Over the last five centuries, lace has become a symbolic ornament for celebrations such as christenings and weddings. It has also developed associations with style, wealth and sensuality. Despite its long history, lace remains popular in today’s fashion and textile industries. As an intricate fabric consisting of holes surrounded by thread, lace has always been regarded for its elegance and unique aesthetic appeal.
In the context of the 21st century, however, technology has enabled lace to become so much more than something pretty to be worn. According to Samrah Siddiqui, senior textile designer at I-Lace, “The first laces in the past were made by hand, but we now use computerized machines that reduce the time and energy needed to make lace.” As such, the range of applications for lace is widening, from contemporary wearable pieces to homeware and even to inspiring the design of space-related structures.
Lace has traditionally been associated with the elite; Wikimedia Commons
Lace has a rich tradition. In the 1600s, it played a part in distinguishing Europe’s elite from the rest of society via their wardrobe. It is no surprise that lace is commonly used today for depicting opulence in films. According to Margo Graham, design director at MYB Textiles, “Our clients are mostly interested in our traditional designs, which are prominently featured in period dramas and movies.”
The power of lace to attract people springs from the beauty of the product itself and the intricate techniques that go into creating it. According to Louise West, lacemaker, designer, and heritage craft lace tutor, “Lace has an alluring appeal and is very much about contrasts and opposites, from the reveal/conceal aspects in clothing.” Graham of MYB Textiles, adds, “Lace is popular because, although it’s see-through, it provides privacy at the same time.”
For Graham, leveraging the heritage of lace is also a key selling point in business. “Lace making is a skilled process and takes years of training in the different aspects of its development. Our clients highly appreciate the heritage and skill involved in this process,” she says.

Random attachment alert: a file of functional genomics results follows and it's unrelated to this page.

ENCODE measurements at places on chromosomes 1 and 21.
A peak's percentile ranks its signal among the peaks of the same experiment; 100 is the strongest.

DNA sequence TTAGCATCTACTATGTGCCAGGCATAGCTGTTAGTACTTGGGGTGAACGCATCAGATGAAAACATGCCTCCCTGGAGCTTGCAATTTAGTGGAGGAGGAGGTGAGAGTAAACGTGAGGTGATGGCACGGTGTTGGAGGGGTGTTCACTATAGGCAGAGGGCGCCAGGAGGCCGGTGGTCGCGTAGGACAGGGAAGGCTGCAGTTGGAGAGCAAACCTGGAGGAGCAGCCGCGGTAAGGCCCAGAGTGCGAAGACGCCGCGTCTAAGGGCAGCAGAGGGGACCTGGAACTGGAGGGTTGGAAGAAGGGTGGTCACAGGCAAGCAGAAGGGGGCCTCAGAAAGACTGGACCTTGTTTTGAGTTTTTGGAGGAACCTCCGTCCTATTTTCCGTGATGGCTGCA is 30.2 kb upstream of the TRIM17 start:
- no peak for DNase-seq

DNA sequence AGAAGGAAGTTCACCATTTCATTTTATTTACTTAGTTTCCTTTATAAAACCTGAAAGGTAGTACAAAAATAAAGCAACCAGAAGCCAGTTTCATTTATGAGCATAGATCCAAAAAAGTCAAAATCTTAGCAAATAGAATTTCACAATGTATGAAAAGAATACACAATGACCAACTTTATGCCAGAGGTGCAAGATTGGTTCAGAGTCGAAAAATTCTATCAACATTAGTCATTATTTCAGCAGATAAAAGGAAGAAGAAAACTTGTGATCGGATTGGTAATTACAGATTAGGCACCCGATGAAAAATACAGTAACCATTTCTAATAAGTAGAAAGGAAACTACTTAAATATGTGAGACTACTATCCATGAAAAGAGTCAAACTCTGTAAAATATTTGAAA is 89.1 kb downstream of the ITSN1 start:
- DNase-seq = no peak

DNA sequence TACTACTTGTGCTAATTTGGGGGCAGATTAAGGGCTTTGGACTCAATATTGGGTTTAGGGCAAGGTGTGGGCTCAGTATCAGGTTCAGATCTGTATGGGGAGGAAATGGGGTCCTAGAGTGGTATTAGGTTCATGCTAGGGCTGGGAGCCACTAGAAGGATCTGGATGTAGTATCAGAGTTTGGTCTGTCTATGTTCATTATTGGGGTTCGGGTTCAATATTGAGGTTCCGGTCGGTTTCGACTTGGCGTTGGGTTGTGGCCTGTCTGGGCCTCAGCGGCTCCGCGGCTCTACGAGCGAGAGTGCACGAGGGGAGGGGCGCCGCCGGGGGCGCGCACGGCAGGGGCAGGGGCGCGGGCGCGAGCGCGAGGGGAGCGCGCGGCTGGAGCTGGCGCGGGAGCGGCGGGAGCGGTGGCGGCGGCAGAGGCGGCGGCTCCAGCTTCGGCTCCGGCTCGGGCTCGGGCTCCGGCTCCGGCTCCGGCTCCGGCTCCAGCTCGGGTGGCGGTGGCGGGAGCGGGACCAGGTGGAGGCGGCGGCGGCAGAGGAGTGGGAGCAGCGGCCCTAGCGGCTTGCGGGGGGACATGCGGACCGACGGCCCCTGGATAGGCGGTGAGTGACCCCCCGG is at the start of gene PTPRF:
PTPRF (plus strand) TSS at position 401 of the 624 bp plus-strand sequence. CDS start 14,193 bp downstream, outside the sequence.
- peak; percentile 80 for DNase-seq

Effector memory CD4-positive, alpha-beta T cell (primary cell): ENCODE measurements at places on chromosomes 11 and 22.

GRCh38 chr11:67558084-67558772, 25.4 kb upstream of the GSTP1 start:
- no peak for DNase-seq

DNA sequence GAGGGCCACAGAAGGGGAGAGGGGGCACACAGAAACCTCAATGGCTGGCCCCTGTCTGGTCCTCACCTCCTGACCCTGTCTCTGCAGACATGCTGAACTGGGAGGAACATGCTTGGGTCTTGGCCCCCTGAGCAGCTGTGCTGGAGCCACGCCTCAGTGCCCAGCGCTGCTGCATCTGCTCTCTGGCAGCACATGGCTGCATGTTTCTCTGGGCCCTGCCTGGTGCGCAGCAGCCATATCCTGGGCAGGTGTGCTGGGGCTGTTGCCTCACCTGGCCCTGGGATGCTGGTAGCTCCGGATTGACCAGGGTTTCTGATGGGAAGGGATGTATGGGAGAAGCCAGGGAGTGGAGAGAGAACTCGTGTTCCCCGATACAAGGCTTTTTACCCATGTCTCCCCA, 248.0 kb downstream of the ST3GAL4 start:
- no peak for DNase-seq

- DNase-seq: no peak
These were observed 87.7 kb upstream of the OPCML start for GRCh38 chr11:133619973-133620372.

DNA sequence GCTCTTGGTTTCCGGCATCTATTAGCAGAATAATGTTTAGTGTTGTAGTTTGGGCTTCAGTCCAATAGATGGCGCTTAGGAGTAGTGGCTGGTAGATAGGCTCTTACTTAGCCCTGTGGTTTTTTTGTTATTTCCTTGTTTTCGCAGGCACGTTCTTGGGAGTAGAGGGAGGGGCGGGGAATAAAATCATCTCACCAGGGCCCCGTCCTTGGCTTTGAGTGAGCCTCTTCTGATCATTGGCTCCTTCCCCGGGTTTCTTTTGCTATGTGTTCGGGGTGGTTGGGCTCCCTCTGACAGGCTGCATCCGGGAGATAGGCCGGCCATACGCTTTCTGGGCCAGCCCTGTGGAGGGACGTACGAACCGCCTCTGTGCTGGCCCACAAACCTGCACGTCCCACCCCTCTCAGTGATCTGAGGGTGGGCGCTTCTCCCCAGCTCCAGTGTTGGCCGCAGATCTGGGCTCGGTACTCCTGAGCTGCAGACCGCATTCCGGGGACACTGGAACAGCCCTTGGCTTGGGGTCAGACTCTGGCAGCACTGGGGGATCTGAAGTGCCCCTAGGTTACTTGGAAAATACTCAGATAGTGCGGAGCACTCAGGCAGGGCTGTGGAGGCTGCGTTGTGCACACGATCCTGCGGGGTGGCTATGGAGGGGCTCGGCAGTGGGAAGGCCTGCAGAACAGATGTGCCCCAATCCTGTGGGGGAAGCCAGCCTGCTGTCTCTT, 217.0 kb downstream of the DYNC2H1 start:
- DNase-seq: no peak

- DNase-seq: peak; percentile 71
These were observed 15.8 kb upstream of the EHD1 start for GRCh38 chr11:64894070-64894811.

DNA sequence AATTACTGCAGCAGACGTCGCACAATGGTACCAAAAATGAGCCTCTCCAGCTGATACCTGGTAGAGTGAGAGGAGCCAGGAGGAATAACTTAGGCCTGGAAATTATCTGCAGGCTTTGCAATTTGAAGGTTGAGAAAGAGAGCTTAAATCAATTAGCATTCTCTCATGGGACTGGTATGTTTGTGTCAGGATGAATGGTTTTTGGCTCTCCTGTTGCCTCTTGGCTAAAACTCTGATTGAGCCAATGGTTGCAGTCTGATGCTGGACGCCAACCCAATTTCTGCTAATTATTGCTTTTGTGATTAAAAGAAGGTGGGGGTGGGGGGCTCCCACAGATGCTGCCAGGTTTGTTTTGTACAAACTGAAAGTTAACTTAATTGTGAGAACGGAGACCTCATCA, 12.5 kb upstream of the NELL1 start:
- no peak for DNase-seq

Technology in Lace Making
According to West, there are two different sides to lace making machines: the creative side and the industrial side. “I am involved with the creative side where I use digital technology for designing and producing the patterns,” she shares. However, technology does enable these two sides to work together. With advanced digital technology, designers can create intricate patterns more consistently and manufacturers can also produce designs more efficiently.
In lace making, needle lace (directly using a needle with a single thread) and bobbin lace (braiding and twisting thread with the help of bobbins) are two of the most widely used techniques. As such, the technologies for lace making coincide with the technique being applied. Lace8 is an example of a digital software that helps users create a neat, professional looking bobbin lace design.
Computer-aided design software can help create intricate lace designs; Pixabay
Computer-aided design (CAD) software also plays a role in lace making. CAD is used to scan pencil sketches, fill in texture, and cross-reference designs with a digital library of real-life lace textures. The result is a high-quality, realistic simulation of the proposed lace design.